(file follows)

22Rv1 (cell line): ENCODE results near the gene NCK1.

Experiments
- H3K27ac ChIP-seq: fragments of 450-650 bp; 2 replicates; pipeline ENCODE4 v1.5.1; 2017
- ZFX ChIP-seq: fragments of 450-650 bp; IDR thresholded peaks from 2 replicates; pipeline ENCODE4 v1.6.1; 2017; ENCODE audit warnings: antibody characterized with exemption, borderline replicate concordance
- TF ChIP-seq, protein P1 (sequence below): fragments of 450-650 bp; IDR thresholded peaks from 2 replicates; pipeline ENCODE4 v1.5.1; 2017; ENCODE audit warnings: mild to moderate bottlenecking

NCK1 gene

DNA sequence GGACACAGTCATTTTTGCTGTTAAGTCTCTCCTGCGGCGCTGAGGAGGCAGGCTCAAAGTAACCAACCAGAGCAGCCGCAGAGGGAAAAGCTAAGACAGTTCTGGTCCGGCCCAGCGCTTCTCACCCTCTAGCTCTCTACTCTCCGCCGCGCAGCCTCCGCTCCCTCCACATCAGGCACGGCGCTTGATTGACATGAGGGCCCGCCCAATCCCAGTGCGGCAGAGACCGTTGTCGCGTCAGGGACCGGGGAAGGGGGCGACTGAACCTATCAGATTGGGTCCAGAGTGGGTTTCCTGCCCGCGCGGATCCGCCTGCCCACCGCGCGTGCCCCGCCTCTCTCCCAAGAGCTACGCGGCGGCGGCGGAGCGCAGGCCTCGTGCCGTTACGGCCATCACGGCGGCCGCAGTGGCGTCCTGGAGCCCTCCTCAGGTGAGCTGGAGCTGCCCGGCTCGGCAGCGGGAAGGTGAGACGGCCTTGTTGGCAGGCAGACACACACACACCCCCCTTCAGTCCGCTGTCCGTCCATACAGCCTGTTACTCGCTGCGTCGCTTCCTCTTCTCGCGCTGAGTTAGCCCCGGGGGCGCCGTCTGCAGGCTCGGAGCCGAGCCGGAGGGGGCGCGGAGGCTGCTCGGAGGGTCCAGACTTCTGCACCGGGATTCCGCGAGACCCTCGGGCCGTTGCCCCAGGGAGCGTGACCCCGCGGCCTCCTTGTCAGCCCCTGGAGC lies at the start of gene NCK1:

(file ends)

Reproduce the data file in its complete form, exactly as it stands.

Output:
22Rv1 (cell line): ENCODE results near the gene NCK1.

Experiments
- H3K27ac ChIP-seq: fragments of 450-650 bp; 2 replicates; pipeline ENCODE4 v1.5.1; 2017
- ZFX ChIP-seq: fragments of 450-650 bp; IDR thresholded peaks from 2 replicates; pipeline ENCODE4 v1.6.1; 2017; ENCODE audit warnings: antibody characterized with exemption, borderline replicate concordance
- TF ChIP-seq, protein P1 (sequence below): fragments of 450-650 bp; IDR thresholded peaks from 2 replicates; pipeline ENCODE4 v1.5.1; 2017; ENCODE audit warnings: mild to moderate bottlenecking

NCK1 gene

DNA sequence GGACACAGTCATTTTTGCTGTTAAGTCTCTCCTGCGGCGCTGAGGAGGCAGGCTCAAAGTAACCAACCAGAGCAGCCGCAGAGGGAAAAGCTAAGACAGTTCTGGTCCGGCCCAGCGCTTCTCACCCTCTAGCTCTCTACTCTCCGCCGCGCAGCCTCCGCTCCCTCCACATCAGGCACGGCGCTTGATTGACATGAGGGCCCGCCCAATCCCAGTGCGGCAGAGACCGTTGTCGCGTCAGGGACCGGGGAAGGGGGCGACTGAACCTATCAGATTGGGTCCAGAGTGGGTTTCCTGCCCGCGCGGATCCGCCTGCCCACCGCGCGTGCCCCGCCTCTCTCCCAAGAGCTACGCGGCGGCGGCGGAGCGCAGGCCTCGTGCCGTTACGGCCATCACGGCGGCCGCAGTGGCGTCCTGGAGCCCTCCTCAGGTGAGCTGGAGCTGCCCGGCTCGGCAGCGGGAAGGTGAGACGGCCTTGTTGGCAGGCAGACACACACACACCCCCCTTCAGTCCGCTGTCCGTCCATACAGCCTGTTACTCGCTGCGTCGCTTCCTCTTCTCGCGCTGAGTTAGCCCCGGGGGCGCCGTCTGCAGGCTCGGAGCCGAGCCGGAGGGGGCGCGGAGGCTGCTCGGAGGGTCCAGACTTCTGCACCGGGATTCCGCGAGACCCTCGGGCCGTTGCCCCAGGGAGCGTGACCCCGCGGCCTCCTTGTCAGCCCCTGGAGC lies at the start of gene NCK1: